Eur J Clin Nutr. 2011 Jul 6. doi: 10.1038/ejcn.2011.118.
Mitri J, Muraru MD, Pittas AG.
Division of Endocrinology, Diabetes and Metabolism, Tufts Medical Center, Boston, MA, USA.
Background/Objectives:Vitamin D may modify the risk of type 2 diabetes mellitus. The aim of this review was to examine the association between vitamin D status and incident type 2 diabetes, and the effect of vitamin D supplementation on glycemic outcomes.
Methods:We performed a systematic review of English-language studies using MEDLINE through February 2011. Longitudinal cohort studies reporting associations between vitamin D status and incident type 2 diabetes, and randomized controlled trials (RCTs) of vitamin D supplementation, were included. Study characteristics and results were extracted, and study quality was assessed.
Results: A total of 8 observational cohort studies and 11 RCTs were included.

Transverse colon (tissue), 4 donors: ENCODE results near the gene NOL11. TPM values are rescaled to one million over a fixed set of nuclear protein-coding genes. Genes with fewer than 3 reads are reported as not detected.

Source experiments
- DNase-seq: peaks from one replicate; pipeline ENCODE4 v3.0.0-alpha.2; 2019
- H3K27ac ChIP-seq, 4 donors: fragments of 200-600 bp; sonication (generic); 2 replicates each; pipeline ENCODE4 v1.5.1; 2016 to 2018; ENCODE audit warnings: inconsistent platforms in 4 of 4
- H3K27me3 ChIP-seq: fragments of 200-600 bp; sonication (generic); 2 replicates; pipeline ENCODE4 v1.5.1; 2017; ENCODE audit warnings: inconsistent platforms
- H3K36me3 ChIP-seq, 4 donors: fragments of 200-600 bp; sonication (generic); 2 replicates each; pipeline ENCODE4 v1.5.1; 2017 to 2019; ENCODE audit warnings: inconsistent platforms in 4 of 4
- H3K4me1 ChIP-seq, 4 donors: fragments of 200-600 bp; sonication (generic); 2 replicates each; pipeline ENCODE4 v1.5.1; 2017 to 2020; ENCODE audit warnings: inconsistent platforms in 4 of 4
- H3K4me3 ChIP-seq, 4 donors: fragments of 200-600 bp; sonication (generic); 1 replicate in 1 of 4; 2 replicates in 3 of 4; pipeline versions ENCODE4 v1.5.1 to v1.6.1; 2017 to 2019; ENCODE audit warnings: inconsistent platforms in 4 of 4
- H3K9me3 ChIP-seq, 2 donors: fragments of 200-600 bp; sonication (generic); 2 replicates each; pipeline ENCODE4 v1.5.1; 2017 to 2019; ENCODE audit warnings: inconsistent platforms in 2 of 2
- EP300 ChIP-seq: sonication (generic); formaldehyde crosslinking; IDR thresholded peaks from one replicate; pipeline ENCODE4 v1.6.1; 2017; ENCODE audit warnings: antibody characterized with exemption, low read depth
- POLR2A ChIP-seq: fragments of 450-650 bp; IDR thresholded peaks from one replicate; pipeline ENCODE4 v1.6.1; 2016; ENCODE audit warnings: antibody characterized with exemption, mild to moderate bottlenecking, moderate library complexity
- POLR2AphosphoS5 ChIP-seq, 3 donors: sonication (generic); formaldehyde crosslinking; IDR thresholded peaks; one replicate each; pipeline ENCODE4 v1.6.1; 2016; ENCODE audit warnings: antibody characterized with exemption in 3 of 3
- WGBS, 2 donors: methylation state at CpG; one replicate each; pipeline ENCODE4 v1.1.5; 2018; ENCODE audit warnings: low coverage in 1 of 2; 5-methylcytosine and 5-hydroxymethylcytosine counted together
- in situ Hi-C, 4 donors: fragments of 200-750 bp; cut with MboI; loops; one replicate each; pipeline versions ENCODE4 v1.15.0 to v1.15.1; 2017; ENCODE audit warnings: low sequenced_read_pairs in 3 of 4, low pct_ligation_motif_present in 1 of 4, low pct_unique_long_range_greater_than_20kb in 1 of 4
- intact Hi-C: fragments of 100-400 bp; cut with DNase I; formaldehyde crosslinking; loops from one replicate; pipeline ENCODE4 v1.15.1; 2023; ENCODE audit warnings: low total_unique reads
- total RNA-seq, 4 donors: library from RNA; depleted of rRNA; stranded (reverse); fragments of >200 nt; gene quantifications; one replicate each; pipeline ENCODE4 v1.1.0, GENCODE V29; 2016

In meta-analyses of observational studies, vitamin D intake >500 international units (IU)/day decreased the risk of type 2 diabetes by 13% compared with vitamin D intake <200?IU/day. Individuals with the highest vitamin D status (>25?ng/ml) had a 43% lower risk of developing type 2 diabetes (95% confidence interval 24, 57%) compared with those in the lowest group (<14?ng/ml). In post hoc analyses from eight trials among participants with normal glucose tolerance at baseline and in three small underpowered (n=32-62) trials of patients with established type 2 diabetes, there was no effect of vitamin D supplementation on glycemic outcomes. In two trials among patients with baseline glucose intolerance, vitamin D supplementation improved insulin resistance.
Conclusions:Vitamin D may play a role in type 2 diabetes; however, to better define the role of vitamin D in the development and progression of type 2 diabetes, high-quality observational studies and RCTs that measure blood 25-hydroxyvitamin D concentration and clinically relevant glycemic outcomes are needed.
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